With little fanfare, the Forest Hills School District is moving forward to construct a middle/high school that will replace the present high school in Sidman. When completed, tentatively in time for the 2015-2016 school year, this modern educational facility should prove to be a powerful incentive as a magnet to attract new families to the Forest Hills area, reinforcing the long-held belief that parents appear to associate the quality of the school to the level of student achievement.
However, any decision to move into the district may hinge on whether one can find suitable pre-existing housing or land in one of the district’s townships or boroughs to build their dream house.
If the choice is the latter, families face the distinct possibility that public sewage and water may not be available in the sprawling townships of Adams, Croyle and Summerhill as it is in the boroughs.
Of course, an on-lot private sewage system is an option, but that is dependent on whether the building lot can pass rigid state Department of Environmental Protection standards.
For there to be a positive spike in school enrollment in the district, all local governmental bodies, including the school board, should now be engaged aggressively to address the need for expanded infrastructure in the Forest Hills region.
Public sewage and water are the essential elements that are the antecedents for new, expanded housing development.
The last major sewage project in the Forest Hills region, which connected only boroughs and villages to the new sewage- treatment plant in South Fork, occurred in 2000. It is imperative for the three townships to now have their turn in connecting into this plant. But for that to happen, there must be a cooperative multimunicipal agreement by township supervisors and by the Forest Hills Municipal Authority to move forward without delay to develop a plan that will be on the fast track.
Incidentally, expanded public infrastructure in a number of potential growth areas in the townships was identified as a high priority in the Forest Hills Regional Multi-Municipal Comprehensive Plan of May 2010. It is in these townships where the likelihood of growth and development would occur if public infrastructure was provided,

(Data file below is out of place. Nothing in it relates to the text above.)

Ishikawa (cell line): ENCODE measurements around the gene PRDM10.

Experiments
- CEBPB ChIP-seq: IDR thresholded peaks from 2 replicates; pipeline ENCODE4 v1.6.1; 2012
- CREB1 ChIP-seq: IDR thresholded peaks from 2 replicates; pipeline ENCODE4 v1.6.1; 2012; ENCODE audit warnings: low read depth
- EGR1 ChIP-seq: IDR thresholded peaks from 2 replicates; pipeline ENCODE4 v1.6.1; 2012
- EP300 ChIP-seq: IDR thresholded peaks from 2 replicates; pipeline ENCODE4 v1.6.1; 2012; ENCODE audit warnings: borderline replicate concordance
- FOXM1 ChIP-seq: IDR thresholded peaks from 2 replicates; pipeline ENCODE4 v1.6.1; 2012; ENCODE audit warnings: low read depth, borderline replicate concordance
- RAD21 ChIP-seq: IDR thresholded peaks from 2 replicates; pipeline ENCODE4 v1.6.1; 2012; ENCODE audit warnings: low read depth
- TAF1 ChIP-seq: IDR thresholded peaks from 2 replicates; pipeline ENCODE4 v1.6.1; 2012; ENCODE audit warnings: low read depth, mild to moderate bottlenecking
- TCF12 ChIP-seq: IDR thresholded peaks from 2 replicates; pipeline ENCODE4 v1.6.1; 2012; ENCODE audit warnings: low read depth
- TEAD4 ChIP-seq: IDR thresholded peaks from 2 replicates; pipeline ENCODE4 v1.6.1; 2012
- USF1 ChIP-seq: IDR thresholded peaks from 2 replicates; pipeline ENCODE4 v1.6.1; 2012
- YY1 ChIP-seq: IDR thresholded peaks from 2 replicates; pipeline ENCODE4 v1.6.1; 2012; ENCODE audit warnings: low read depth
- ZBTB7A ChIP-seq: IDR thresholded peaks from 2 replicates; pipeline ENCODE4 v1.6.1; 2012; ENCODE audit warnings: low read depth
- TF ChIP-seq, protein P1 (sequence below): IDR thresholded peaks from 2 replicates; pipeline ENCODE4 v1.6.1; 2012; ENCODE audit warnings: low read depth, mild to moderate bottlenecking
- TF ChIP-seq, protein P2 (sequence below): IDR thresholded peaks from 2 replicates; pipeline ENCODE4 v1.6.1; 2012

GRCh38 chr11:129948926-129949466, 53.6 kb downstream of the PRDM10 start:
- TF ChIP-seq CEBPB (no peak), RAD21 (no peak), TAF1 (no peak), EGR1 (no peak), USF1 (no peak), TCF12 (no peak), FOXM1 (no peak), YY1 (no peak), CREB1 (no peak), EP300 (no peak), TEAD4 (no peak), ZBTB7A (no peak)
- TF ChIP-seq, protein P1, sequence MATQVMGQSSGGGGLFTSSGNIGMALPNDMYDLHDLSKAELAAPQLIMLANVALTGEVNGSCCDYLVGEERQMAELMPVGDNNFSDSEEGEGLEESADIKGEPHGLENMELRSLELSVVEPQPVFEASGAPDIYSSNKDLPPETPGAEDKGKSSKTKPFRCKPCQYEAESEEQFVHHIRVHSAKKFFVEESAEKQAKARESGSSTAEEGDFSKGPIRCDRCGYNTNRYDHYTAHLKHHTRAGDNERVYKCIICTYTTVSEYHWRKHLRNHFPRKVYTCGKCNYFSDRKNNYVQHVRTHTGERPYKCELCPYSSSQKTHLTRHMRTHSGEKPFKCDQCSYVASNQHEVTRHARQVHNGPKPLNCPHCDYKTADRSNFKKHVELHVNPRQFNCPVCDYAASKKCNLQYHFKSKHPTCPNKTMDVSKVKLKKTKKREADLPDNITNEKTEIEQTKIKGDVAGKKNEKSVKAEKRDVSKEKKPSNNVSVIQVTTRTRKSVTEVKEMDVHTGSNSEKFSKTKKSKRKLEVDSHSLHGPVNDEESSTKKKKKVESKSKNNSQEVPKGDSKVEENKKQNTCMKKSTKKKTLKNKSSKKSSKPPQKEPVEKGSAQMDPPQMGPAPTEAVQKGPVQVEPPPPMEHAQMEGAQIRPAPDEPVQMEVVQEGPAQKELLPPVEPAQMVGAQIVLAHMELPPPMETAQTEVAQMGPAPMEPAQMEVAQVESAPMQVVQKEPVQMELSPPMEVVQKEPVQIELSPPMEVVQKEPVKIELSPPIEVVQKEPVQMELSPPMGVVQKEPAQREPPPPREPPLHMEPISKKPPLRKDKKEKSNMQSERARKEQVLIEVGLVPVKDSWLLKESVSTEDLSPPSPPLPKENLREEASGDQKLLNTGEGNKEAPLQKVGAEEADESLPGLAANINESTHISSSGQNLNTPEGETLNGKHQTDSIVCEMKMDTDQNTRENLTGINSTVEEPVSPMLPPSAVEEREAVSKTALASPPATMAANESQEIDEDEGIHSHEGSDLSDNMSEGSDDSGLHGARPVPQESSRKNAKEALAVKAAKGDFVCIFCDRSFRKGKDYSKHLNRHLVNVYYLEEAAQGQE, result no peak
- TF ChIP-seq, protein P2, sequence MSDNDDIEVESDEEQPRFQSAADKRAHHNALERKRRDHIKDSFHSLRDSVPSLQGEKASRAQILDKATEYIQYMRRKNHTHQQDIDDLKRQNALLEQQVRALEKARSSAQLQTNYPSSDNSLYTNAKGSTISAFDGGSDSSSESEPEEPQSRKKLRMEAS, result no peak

For too long now, it may be stated, we have continued to limp along that road that leads to prosperity while other regions have passed us by. To continue to do so would only cripple and rob us of any hope for halting the spiraling population decline that Cambria County has experienced for many decades.
According to recent U.S. Census data, the Forest Hills region continues to experience a decline in its population by -7.2 percent from 2000 through 2010.
This new middle/high school may be our best hope for reversing this trend.
The late U.S. Rep. John Murtha stressed the importance of expanded sewage and water infrastructure as being the key to economic development. As a longtime advocate for infrastructure, Murtha’s vision was clearly focused on putting federal dollars to work in our region to build new sewage and water infrastructure. He knew that would be a wise investment on our future.
Our citizens should be engaged in lobbying the Forest Hills school board – as well as our municipal officials – to go on public record in support of expanded infrastructure in order to stimulate not only housing development, but commercial development as well.
Let us hope that meeting new-infrastructure requirements can be overcome and not become a barrier for families who wish to enroll their children in what promises to be a “school for the future.”
Recalling that memorable line by “Shoeless” Joe Jackson in the movie “Field of Dreams” – “If you build it, they will come” – seems most appropriate as we now begin to build our “field of dreams” right now, right here in Sidman.
David A. Knepper is president of Allegheny Development Group LLC and is currently the executive director of the Forest Hills Regional Alliance. He holds a doctorate in educational administration from Penn State. He writes a monthly column for The Tribune-Democrat.